Sorry but i don’t think you exposed its capabilities in this area well.
    i am still not sure of its abilities in this area, did you intentionally stay vague on this?

    Maybe you could give it a comparison just in a reply to me me here so everyone can see how you think it compares to the yardstick of say the canon c100 or the sony fs7 7, for me i would only buy this camera if the dvfx200 was in the ball park of these two cameras, as that is what i am used to and i spend a lot of time shooting 3200 at f4. In other words would you be happy with the dvx200 replacing your sony fs7 in cinematic, backlit low light situations, seeing very little noise and, or pleasant not chroma digital type noise?

    HDW : Noise is subjective, many people have reported noisy blacks but this was with early pre production models, if you are looking for a relatively noise free camera in low light look no further than the Sony A7s. The DVX-200 is as good as you see in a very dark Scottish church like most of these cameras its the lens that lets it down in low light, once you zoom in the light is cut by about 1.5 stops so a 6dB picture at f2.8 will need 9dBs at f4.5 most cameras will start to produce some noise at 9dBs but due to its larger sensor 9dBs is more than acceptable.

  7. A review of the FZ1000 would be interesting. As I have said before, it is an often overlooked gem… as your review footage confirms. Can you tell us what LCD loupe you were using on the FZ1000? The off-centre tripod plate mount is a real pain.

    HDW : I will do a paper review as I do not have the time to produce a video review, the loupe used is made by Cambo and works well with this camera.

  8. Philip : my comment about the ugliness was referred to the ergonomics , not the looks. It does look good, but so does (did) the sony EX1 , another brick that made my arms suffer for 2 years and even more after that. All the heavy handycams are ugly (to me) : all of them, and by definition. and there are no frankerings on this planet able to ease the pain because on the opposite side of the handles (of any rig) must be a counterweight (and a heavy one, to compensate) and that’s the nonsense of all the handycams to be held in mid-air (or for run&gun on a tripod… I mean.. come on)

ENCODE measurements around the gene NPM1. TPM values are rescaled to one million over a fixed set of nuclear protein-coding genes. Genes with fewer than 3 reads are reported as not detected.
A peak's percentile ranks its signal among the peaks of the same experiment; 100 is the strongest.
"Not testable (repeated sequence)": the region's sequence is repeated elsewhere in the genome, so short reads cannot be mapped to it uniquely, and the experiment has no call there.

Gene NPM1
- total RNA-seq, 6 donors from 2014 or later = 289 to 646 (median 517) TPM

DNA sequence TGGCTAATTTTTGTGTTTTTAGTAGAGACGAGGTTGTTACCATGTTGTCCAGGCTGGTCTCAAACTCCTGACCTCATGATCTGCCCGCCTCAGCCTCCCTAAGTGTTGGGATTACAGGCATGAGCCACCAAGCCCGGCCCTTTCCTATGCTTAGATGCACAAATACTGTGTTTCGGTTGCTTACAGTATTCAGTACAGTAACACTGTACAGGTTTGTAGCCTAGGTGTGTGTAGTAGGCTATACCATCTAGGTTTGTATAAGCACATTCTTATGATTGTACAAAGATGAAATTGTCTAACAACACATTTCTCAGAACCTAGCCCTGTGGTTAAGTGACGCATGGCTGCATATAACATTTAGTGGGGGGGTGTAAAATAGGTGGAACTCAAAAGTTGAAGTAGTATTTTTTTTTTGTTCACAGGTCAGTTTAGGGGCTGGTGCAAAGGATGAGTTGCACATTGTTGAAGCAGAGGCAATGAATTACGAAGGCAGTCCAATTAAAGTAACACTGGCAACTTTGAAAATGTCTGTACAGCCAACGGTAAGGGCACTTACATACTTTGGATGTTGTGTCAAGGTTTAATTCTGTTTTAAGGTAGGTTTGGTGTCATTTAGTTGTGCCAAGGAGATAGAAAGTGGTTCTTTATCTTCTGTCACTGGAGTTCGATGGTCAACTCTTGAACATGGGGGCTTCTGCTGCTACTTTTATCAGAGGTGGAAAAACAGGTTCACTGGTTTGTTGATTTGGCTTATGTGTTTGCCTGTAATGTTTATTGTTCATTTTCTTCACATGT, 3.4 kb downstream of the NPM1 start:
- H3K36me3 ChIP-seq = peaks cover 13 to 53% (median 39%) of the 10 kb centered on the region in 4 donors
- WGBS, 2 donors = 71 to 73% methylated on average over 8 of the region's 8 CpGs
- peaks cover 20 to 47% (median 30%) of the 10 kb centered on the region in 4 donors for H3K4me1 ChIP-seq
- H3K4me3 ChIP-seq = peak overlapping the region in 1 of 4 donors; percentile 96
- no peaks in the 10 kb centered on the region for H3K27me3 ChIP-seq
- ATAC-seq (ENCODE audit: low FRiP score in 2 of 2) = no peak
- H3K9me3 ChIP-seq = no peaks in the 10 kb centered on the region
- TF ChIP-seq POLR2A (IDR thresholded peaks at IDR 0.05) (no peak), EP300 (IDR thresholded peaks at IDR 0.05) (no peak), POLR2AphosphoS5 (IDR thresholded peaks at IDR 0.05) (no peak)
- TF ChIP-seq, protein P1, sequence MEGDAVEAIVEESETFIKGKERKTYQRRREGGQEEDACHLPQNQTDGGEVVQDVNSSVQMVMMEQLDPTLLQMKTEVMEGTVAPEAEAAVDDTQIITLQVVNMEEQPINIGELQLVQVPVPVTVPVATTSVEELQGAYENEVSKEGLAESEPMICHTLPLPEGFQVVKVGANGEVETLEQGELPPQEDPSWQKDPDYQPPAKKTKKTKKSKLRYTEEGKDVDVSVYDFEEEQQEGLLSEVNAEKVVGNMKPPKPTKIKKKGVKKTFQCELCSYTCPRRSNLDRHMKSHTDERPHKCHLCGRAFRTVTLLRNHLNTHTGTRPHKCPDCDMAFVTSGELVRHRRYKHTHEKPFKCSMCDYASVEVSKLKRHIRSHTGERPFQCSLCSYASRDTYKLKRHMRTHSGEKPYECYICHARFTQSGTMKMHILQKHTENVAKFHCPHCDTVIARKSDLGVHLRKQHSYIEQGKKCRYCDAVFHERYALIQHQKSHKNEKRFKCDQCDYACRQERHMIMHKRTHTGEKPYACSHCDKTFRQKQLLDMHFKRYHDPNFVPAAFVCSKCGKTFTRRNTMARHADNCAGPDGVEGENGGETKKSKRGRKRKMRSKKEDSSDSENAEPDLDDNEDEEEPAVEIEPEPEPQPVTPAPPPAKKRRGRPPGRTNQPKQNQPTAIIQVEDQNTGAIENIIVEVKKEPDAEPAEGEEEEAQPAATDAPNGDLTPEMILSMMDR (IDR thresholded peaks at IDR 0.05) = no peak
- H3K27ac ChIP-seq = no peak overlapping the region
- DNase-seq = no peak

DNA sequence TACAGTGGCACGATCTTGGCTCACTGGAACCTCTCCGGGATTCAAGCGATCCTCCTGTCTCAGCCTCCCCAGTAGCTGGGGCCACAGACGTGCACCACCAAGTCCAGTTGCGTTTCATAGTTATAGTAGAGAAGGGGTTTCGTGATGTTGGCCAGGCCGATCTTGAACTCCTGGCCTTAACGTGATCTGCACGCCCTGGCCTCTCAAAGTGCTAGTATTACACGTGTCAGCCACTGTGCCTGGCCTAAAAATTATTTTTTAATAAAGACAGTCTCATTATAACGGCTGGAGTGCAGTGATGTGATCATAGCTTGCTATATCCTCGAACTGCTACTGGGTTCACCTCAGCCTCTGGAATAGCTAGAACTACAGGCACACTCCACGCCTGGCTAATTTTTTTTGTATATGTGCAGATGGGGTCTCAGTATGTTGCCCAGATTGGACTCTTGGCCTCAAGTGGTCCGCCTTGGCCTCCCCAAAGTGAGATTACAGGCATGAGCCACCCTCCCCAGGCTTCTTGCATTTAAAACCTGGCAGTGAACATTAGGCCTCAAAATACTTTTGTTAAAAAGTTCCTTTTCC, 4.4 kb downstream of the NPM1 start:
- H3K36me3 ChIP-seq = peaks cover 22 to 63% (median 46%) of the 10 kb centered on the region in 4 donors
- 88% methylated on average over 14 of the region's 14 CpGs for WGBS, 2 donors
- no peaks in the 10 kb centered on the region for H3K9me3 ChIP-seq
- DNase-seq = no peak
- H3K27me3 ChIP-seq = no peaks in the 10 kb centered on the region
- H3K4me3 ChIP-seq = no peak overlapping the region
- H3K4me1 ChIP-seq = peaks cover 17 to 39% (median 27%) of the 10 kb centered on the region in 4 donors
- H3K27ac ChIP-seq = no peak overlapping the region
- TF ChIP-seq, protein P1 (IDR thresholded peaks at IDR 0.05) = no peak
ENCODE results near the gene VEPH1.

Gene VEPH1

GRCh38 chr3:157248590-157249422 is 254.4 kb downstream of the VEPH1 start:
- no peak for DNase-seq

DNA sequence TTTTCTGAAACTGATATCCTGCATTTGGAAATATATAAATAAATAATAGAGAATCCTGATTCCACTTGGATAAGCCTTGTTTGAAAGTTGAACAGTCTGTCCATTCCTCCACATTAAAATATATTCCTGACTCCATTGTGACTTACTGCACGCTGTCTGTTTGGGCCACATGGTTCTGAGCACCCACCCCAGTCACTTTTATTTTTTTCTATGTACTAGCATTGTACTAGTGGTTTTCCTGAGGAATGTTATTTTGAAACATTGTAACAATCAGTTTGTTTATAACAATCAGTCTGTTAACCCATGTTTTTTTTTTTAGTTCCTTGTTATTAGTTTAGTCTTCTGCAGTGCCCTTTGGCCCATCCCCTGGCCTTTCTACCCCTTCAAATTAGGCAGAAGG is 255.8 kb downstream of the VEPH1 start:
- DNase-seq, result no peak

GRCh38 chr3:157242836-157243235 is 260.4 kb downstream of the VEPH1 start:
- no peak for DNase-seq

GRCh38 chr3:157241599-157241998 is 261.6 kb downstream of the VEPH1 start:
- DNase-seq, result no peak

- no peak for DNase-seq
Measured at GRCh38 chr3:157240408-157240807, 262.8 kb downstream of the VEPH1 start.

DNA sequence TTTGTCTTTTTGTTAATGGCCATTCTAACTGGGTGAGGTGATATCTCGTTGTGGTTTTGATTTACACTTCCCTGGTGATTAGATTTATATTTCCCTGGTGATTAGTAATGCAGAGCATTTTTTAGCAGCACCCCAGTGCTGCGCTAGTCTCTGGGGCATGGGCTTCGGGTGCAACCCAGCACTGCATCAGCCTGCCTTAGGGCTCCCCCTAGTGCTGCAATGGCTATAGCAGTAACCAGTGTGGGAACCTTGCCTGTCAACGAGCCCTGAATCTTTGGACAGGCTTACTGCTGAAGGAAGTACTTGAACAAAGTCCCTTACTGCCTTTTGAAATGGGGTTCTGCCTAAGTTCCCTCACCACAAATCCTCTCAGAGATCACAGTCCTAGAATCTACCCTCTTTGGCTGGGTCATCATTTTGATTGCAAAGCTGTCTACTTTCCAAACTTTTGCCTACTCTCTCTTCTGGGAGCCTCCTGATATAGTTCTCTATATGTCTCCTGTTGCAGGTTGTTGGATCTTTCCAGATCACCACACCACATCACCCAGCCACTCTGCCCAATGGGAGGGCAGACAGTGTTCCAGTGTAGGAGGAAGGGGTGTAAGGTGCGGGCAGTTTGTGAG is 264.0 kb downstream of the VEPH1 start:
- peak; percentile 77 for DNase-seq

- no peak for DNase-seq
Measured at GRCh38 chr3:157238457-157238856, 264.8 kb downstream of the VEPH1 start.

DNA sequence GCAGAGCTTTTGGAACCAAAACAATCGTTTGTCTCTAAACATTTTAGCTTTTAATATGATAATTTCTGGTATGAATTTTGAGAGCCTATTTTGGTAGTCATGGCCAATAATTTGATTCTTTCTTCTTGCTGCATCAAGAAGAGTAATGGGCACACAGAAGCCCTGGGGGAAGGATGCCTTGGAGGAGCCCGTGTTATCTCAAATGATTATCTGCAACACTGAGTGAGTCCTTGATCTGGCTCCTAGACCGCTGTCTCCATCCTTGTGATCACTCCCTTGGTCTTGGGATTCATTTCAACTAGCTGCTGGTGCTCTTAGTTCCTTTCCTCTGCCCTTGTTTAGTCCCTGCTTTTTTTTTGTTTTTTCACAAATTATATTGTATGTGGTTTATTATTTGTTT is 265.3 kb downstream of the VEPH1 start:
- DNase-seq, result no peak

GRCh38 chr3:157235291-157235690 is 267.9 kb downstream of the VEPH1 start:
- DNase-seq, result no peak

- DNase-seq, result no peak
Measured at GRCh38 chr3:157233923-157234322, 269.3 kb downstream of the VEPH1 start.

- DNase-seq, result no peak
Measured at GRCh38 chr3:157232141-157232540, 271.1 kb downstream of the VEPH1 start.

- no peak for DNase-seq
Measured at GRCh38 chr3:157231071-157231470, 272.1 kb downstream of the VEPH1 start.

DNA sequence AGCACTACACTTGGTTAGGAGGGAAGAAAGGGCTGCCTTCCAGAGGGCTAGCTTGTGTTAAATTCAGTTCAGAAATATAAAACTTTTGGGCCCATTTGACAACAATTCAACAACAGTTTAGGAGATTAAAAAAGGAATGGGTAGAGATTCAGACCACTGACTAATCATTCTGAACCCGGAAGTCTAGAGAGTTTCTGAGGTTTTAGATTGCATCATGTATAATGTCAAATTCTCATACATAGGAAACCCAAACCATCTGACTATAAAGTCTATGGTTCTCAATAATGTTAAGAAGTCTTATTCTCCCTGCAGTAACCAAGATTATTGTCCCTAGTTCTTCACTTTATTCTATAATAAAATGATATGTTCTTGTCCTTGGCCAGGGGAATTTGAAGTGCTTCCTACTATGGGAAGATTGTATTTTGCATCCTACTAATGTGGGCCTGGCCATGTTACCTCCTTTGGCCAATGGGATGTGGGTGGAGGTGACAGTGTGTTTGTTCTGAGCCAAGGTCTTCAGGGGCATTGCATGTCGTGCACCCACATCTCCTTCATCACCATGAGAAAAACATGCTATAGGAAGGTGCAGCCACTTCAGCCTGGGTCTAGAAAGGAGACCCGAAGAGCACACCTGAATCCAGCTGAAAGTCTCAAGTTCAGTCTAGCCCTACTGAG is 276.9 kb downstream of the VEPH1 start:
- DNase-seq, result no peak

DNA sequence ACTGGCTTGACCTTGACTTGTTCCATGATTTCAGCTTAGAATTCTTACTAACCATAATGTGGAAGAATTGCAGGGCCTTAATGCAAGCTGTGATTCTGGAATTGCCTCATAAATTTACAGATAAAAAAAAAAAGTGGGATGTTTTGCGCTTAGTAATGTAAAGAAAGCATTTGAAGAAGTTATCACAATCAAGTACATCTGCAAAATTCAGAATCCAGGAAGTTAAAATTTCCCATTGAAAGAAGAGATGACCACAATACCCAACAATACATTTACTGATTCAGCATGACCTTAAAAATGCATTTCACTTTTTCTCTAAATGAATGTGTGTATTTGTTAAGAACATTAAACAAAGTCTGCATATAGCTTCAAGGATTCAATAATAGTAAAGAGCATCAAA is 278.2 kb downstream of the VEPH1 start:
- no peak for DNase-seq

the JVC 2000 (the orange beauty) was invented many years ago, already.

    See the smile ? handycams… oh my…. 🙂

  9. @ Mark, not sure what you mean by “a tripod camera” and “run and gun on a tripod” ? No such thing as a tripod camera until you attach a tripod. The DVX-200 in my opinion is not a large camera and I found it to be extremely easy to use in terms of both ergonomics and weight. A DSLR camera is not particular ‘ergonomic’ in filming modes, and nor were they designed as such.

    ‘Run & Gun’ can mean different things to different people I suppose, but I wouldn’t necessarily refer to that mode of use as being exclusively ‘sans tripod’ either. Any camera that can be picked up, switched on and can zoom through a fairly broad range of focal length from wide angle to telephoto on a single lens is probably what I’d call ‘run & gun’ something you can probably apply to a DSLR type set up with the appropriate lens attached as well.

  10. @ Steven Lyons… The low light test we did wasn’t entirely ‘scientific’ as you’ve no doubt gathered. It was a bit of a rush job given the church officer happened to be standing outside as we passed and we chanced our arm a bit to get in for a quick look-see.